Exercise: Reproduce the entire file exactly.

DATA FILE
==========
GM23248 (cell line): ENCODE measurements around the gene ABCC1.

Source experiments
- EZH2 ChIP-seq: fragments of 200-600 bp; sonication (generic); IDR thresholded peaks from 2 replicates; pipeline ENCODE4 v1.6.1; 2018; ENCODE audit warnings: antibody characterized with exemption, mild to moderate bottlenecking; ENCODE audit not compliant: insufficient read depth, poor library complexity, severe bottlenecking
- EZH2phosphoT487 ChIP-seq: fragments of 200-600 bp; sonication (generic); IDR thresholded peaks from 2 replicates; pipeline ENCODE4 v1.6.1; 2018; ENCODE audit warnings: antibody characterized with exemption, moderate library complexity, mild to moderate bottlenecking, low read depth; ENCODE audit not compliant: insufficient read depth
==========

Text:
GM23248 (cell line): ENCODE measurements around the gene ABCC1.

Source experiments
- EZH2 ChIP-seq: fragments of 200-600 bp; sonication (generic); IDR thresholded peaks from 2 replicates; pipeline ENCODE4 v1.6.1; 2018; ENCODE audit warnings: antibody characterized with exemption, mild to moderate bottlenecking; ENCODE audit not compliant: insufficient read depth, poor library complexity, severe bottlenecking
- EZH2phosphoT487 ChIP-seq: fragments of 200-600 bp; sonication (generic); IDR thresholded peaks from 2 replicates; pipeline ENCODE4 v1.6.1; 2018; ENCODE audit warnings: antibody characterized with exemption, moderate library complexity, mild to moderate bottlenecking, low read depth; ENCODE audit not compliant: insufficient read depth